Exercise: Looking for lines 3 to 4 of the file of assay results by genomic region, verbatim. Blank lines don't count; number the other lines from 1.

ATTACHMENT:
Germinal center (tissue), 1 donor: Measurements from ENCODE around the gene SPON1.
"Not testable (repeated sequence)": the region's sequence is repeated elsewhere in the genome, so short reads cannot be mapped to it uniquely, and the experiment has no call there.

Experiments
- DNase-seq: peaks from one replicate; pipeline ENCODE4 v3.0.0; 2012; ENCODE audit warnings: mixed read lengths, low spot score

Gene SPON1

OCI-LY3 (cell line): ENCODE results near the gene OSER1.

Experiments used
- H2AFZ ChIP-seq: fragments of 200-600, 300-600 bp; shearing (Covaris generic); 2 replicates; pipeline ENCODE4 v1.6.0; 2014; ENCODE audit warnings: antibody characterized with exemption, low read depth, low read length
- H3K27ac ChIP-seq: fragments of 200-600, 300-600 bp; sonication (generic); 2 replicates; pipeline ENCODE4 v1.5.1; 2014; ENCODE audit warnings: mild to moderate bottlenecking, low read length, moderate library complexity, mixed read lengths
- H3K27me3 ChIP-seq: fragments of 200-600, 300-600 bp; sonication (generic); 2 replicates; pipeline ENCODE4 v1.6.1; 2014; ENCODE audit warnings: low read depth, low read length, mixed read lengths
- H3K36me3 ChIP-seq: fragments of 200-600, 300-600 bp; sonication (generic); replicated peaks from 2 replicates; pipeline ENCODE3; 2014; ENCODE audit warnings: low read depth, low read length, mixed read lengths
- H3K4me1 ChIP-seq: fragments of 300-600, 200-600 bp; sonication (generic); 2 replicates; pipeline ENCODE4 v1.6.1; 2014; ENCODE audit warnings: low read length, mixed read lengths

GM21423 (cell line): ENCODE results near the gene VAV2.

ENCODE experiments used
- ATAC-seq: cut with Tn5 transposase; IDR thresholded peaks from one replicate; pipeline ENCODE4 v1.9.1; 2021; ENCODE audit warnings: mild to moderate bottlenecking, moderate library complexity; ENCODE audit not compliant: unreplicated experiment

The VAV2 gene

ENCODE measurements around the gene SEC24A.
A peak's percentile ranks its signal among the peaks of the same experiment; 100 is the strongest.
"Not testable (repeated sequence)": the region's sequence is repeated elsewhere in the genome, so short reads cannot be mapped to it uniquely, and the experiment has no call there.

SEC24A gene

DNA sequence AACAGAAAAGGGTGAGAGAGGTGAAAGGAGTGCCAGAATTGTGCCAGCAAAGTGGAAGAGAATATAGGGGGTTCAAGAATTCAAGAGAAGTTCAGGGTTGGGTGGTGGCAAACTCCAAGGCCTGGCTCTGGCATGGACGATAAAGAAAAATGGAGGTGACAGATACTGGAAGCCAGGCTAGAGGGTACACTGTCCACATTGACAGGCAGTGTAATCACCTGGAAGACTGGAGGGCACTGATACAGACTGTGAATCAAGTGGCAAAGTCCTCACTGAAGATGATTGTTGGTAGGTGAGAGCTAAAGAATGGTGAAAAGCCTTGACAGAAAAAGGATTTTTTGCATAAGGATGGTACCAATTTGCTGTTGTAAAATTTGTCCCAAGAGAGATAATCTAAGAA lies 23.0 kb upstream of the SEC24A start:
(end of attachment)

Experiments
- DNase-seq: peaks from one replicate; pipeline ENCODE4 v3.0.0; 2012; ENCODE audit warnings: mixed read lengths, low spot score